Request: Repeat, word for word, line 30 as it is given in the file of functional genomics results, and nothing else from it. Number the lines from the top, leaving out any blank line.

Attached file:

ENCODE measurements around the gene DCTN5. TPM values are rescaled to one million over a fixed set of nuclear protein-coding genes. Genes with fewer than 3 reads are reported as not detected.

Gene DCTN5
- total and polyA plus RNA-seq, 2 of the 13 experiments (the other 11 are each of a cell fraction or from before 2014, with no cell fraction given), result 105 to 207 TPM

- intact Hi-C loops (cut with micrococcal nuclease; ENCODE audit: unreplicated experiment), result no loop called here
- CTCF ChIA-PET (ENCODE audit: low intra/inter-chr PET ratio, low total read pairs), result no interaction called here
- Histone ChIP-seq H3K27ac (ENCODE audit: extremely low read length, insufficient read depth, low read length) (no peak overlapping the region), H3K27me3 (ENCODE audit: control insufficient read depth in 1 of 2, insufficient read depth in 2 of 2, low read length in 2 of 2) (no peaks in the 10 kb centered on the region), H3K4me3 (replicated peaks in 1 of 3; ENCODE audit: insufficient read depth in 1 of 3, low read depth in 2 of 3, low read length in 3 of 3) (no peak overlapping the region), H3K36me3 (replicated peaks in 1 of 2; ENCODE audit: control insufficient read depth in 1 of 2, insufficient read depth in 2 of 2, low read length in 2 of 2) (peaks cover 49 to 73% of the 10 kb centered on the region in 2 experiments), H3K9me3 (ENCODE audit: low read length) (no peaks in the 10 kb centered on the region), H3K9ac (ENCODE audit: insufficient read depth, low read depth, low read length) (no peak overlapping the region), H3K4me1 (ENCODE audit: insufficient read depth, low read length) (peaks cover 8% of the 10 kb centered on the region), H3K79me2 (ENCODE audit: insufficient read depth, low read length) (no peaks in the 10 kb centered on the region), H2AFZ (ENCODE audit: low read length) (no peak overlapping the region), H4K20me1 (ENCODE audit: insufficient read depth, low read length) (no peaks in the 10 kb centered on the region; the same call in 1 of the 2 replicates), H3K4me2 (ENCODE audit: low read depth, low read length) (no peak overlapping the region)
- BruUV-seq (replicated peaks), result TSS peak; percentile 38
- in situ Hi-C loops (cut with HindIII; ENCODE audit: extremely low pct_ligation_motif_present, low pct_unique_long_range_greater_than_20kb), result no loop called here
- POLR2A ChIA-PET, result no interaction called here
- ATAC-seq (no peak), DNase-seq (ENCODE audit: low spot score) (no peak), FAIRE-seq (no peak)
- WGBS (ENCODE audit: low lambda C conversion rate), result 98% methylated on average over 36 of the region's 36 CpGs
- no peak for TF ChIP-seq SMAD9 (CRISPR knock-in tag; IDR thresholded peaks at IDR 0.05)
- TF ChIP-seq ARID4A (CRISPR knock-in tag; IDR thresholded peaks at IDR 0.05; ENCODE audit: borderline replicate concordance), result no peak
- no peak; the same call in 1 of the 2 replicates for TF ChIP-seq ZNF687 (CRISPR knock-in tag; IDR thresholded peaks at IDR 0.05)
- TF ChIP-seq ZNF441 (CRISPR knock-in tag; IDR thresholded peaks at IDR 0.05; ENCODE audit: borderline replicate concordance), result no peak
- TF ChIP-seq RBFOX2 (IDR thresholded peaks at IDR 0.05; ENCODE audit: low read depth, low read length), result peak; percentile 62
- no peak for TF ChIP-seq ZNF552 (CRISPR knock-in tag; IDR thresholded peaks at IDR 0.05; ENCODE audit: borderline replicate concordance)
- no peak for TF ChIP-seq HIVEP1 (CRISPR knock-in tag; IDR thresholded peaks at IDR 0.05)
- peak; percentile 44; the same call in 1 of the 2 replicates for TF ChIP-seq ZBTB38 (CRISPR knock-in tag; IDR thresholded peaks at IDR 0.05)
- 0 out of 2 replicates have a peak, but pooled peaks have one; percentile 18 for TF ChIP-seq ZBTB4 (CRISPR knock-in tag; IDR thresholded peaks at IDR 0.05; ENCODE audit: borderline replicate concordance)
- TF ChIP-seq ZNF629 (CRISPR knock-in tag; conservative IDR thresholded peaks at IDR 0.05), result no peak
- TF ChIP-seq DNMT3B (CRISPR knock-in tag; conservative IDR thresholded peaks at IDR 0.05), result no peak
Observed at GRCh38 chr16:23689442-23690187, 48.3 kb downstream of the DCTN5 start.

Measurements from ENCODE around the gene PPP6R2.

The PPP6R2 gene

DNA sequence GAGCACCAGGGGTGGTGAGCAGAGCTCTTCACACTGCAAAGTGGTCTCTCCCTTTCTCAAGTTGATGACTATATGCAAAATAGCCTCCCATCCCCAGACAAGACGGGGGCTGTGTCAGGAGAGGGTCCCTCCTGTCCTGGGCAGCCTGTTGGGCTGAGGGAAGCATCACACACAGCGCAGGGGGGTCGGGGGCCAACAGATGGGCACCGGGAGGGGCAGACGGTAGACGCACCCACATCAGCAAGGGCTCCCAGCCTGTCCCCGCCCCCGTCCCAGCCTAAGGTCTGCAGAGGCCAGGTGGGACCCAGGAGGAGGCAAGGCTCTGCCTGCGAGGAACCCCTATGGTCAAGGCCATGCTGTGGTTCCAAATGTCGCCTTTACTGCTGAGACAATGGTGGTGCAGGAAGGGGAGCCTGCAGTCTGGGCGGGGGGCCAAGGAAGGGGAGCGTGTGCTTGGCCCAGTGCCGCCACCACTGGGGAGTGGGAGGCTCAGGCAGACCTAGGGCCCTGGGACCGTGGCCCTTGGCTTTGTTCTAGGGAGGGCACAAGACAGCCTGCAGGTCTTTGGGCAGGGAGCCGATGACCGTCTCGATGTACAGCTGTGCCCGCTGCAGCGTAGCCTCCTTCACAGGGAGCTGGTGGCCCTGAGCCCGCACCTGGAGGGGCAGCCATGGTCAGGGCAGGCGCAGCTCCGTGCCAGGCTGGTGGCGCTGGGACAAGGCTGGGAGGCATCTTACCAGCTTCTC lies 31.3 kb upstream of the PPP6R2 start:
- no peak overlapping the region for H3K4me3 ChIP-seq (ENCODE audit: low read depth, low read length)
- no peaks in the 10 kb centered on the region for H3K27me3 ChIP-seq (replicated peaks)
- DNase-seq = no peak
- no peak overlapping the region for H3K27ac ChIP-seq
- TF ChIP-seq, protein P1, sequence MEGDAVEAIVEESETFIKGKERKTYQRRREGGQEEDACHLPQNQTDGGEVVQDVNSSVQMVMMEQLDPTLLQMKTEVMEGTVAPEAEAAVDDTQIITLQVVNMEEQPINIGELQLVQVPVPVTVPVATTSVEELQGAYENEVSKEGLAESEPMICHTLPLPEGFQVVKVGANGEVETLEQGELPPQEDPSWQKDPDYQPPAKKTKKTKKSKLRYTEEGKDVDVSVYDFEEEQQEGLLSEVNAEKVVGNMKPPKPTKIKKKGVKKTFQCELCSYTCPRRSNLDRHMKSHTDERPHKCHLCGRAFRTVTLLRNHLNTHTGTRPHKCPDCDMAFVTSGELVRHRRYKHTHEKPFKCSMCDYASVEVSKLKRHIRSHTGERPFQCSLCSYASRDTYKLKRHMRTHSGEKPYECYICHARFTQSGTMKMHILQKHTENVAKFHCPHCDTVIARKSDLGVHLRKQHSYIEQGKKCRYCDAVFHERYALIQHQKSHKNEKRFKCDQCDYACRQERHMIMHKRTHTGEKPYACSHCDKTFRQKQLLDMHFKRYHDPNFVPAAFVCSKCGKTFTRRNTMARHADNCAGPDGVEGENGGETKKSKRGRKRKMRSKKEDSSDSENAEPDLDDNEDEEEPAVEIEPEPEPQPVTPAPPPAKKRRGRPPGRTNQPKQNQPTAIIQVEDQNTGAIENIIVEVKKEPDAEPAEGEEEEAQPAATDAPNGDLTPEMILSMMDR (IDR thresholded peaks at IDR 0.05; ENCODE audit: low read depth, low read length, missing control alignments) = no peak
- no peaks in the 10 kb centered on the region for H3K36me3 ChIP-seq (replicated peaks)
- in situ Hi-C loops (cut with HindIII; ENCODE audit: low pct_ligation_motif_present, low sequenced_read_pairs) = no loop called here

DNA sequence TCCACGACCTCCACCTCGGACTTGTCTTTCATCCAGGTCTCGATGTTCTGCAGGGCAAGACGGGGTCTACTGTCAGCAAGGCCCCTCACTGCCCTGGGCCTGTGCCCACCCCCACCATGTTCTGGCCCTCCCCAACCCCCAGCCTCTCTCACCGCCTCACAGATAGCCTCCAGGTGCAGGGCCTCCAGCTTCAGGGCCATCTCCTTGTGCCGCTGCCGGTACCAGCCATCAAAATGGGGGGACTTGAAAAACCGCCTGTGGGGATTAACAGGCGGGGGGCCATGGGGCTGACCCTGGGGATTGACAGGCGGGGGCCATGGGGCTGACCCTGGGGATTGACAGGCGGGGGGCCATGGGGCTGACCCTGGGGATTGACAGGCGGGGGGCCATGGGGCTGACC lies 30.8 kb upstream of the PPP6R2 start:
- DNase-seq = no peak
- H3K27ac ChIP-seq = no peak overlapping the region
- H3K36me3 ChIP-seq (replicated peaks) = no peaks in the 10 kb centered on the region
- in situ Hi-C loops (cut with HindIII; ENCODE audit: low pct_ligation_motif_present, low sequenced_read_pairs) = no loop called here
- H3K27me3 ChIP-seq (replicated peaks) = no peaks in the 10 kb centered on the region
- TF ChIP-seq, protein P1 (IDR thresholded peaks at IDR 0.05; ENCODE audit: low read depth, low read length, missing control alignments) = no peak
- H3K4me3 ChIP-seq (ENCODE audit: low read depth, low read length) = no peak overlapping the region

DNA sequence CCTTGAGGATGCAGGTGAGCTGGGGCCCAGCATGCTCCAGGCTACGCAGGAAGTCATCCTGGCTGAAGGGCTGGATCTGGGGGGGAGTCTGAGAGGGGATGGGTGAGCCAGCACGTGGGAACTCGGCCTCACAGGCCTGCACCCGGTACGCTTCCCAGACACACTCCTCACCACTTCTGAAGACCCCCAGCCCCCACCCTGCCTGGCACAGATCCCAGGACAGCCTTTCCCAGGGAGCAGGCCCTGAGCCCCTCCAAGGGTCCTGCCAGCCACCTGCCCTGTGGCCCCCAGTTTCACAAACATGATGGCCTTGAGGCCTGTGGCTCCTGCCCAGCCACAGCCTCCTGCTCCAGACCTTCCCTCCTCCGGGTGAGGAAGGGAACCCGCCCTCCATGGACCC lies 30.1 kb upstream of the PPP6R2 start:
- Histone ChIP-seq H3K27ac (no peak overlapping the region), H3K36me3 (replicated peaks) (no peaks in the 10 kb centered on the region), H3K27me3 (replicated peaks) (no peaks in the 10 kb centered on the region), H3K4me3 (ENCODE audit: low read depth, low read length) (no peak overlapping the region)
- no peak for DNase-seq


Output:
- no peak overlapping the region for H3K27ac ChIP-seq